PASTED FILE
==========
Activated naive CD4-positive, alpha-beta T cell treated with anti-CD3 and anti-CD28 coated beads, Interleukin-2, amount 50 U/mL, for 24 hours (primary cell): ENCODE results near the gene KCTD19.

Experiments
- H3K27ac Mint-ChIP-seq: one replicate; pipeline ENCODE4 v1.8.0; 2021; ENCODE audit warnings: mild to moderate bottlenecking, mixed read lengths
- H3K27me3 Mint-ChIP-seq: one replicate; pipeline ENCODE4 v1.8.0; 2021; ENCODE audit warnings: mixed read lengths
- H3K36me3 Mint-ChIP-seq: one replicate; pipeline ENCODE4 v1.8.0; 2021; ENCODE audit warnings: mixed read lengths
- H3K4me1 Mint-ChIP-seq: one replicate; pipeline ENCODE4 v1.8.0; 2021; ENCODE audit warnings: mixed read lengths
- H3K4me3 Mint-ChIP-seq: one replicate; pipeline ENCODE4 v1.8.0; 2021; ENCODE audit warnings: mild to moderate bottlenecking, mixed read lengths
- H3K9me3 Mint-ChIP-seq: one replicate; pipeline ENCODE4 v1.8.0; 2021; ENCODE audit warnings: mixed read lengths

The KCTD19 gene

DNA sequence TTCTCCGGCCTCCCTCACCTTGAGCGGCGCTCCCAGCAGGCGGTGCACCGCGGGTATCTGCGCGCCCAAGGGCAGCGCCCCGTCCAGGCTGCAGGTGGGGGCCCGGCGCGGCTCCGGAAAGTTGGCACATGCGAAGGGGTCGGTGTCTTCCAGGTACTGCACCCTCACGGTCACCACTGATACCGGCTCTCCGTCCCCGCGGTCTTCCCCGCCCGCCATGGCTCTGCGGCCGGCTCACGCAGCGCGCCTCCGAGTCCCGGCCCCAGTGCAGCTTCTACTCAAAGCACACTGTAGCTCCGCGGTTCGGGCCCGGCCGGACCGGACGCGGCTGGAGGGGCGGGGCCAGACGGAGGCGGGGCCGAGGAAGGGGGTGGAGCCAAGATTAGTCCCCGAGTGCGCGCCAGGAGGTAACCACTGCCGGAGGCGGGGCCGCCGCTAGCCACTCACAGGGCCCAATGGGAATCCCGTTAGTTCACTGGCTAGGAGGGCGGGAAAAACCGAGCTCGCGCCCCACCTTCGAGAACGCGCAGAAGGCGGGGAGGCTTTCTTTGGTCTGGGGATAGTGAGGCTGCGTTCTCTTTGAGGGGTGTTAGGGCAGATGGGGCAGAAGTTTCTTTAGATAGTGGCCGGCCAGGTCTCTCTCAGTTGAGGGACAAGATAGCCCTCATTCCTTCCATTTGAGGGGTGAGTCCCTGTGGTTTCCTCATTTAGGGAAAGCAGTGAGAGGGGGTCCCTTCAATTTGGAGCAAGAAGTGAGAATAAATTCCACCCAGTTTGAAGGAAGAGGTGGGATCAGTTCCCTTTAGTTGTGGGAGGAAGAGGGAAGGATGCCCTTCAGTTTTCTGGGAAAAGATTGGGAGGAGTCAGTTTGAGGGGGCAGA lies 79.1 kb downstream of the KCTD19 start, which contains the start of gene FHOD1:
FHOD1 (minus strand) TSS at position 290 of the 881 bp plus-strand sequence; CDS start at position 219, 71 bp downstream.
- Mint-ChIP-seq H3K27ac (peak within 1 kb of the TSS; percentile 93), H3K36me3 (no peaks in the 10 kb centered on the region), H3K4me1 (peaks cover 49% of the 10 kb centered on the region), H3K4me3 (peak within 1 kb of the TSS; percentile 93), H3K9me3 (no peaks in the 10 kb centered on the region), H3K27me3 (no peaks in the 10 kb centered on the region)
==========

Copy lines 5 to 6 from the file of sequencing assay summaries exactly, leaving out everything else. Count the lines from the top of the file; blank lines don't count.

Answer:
- H3K36me3 Mint-ChIP-seq: one replicate; pipeline ENCODE4 v1.8.0; 2021; ENCODE audit warnings: mixed read lengths
- H3K4me1 Mint-ChIP-seq: one replicate; pipeline ENCODE4 v1.8.0; 2021; ENCODE audit warnings: mixed read lengths